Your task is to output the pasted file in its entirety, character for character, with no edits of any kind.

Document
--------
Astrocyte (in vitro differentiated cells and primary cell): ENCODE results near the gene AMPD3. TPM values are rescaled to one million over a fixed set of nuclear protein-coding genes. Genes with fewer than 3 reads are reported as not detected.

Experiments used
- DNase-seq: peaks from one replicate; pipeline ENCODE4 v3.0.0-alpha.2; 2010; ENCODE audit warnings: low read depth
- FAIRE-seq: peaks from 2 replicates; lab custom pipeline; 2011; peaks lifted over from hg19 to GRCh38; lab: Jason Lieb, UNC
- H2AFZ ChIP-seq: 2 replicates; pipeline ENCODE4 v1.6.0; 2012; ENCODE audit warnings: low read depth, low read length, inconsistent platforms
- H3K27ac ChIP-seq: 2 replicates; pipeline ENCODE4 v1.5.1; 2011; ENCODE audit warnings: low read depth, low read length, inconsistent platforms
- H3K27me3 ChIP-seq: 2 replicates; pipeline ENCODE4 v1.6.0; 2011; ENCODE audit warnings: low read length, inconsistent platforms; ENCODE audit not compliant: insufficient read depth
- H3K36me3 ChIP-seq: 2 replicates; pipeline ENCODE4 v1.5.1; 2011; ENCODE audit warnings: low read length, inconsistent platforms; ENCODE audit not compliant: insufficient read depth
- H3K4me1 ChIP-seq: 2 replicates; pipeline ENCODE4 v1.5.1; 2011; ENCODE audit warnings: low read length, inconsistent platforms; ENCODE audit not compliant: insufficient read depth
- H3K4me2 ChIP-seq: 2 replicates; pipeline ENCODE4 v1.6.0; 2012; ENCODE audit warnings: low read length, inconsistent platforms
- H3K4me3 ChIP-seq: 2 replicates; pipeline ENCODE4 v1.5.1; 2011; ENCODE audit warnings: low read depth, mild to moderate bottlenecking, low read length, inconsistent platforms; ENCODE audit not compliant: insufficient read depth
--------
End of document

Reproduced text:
Astrocyte (in vitro differentiated cells and primary cell): ENCODE results near the gene AMPD3. TPM values are rescaled to one million over a fixed set of nuclear protein-coding genes. Genes with fewer than 3 reads are reported as not detected.

Experiments used
- DNase-seq: peaks from one replicate; pipeline ENCODE4 v3.0.0-alpha.2; 2010; ENCODE audit warnings: low read depth
- FAIRE-seq: peaks from 2 replicates; lab custom pipeline; 2011; peaks lifted over from hg19 to GRCh38; lab: Jason Lieb, UNC
- H2AFZ ChIP-seq: 2 replicates; pipeline ENCODE4 v1.6.0; 2012; ENCODE audit warnings: low read depth, low read length, inconsistent platforms
- H3K27ac ChIP-seq: 2 replicates; pipeline ENCODE4 v1.5.1; 2011; ENCODE audit warnings: low read depth, low read length, inconsistent platforms
- H3K27me3 ChIP-seq: 2 replicates; pipeline ENCODE4 v1.6.0; 2011; ENCODE audit warnings: low read length, inconsistent platforms; ENCODE audit not compliant: insufficient read depth
- H3K36me3 ChIP-seq: 2 replicates; pipeline ENCODE4 v1.5.1; 2011; ENCODE audit warnings: low read length, inconsistent platforms; ENCODE audit not compliant: insufficient read depth
- H3K4me1 ChIP-seq: 2 replicates; pipeline ENCODE4 v1.5.1; 2011; ENCODE audit warnings: low read length, inconsistent platforms; ENCODE audit not compliant: insufficient read depth
- H3K4me2 ChIP-seq: 2 replicates; pipeline ENCODE4 v1.6.0; 2012; ENCODE audit warnings: low read length, inconsistent platforms
- H3K4me3 ChIP-seq: 2 replicates; pipeline ENCODE4 v1.5.1; 2011; ENCODE audit warnings: low read depth, mild to moderate bottlenecking, low read length, inconsistent platforms; ENCODE audit not compliant: insufficient read depth